My husband whisked me away for a spring getaway last week. A leisurely, romantic drive, then a hotel.
I know. Hard to believe. A grain farmer? Away from the farm, overnight? In the middle of spring seeding? Especially this year, with such cold weather and a late start. And Brad only had 230 acres in the ground.
It happened more like this. “I have to drive all the way to &$*# Melfort to pick up the parts! Four hours each way! Do you know how much canola I could get in the ground in four hours?”
I volunteered to make the trip on my own, so he could do something else. But since I’ve built a bit of a reputation lately for bringing home the wrong parts, it probably wasn’t the best solution.
A few hours earlier, Brad had answered his cellphone from the tractor cab. When the caller asked what he was up to, he’d said, “I’m watching the wheel fall right off the air seeder.” Literally. The bolts gave out.
After we moved the truck and auger out to the field so he could unload the cart, and then moved everything back to the yard, Brad realized he needed a new rim. The nearest one was at the Bourgault factory, four hours away. And the parts department wouldn’t open until the next morning. It would be well after noon before he could start rebuilding, let alone get back in the field.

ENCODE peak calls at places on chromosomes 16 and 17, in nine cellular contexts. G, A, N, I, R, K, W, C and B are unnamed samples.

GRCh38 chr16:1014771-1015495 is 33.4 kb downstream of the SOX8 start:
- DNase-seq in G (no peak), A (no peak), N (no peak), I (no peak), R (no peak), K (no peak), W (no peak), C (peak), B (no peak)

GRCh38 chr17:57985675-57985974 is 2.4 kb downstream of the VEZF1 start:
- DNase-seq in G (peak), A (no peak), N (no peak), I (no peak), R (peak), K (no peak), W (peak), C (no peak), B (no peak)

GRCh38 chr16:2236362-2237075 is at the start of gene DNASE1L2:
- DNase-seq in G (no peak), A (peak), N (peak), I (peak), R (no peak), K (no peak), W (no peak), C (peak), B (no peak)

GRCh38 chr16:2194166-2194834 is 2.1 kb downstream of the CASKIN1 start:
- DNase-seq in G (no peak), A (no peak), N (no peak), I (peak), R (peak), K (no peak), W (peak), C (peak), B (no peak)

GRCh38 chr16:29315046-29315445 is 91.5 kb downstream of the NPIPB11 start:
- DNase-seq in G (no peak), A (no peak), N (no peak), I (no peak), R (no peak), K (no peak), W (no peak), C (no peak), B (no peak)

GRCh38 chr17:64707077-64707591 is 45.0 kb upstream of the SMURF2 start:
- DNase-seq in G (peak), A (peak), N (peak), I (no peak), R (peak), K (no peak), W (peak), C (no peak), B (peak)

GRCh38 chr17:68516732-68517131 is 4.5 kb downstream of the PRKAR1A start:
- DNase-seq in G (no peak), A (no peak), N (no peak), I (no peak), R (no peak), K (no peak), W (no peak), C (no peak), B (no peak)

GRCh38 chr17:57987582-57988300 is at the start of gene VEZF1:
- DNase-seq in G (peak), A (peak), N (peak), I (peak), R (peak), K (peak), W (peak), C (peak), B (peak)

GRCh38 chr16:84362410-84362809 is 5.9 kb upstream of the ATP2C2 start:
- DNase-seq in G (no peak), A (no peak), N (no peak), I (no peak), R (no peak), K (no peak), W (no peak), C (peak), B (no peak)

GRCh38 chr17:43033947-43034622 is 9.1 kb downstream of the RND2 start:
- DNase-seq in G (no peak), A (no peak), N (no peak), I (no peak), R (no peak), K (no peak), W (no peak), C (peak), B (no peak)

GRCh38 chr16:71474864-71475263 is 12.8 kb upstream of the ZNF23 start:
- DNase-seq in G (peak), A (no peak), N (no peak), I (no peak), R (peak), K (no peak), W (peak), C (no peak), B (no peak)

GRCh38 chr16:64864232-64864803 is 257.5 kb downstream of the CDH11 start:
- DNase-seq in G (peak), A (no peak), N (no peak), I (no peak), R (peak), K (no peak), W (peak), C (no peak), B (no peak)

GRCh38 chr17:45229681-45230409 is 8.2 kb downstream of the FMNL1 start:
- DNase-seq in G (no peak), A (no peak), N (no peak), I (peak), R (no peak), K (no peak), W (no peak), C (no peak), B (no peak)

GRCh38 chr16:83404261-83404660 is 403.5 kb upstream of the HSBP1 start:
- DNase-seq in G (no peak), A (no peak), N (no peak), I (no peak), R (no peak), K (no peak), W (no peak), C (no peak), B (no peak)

We left our six-year-old with Grandma, packed a bag and headed north. “Damned bolts. Every other farmer in the country is out in the field.”
This breakdown set seeding back at least two days. Not only did we need the parts, we needed to find someone from a tire shop to make a house call to the farm in the middle of the May long weekend.
About 3-1/2 hours north, we saw a sign for Melfort. ‘City of Northern Lights,’ it said. “Yeah. Right.”
But a few minutes later we looked up, and sure enough. Lights. Not the most spectacular northern lights we’ve seen, but definitely the best show we’ve had time to enjoy for a while. “They’re really shaking around up there,” Brad said. Then he stopped the truck, and we got out and stood together, watching from the side of the road. The lights were so beautiful.
Finally, Brad said, “Look, I don’t know why you got out of the truck, but I only stopped to pee. Didn’t want to waste time finding a gas station.”
This is part of the Editor's Colunn in the June 3rd issue of Grainews. http://www.agcanada.com/grainews/2013/05/28/editors-column-june-3-2013/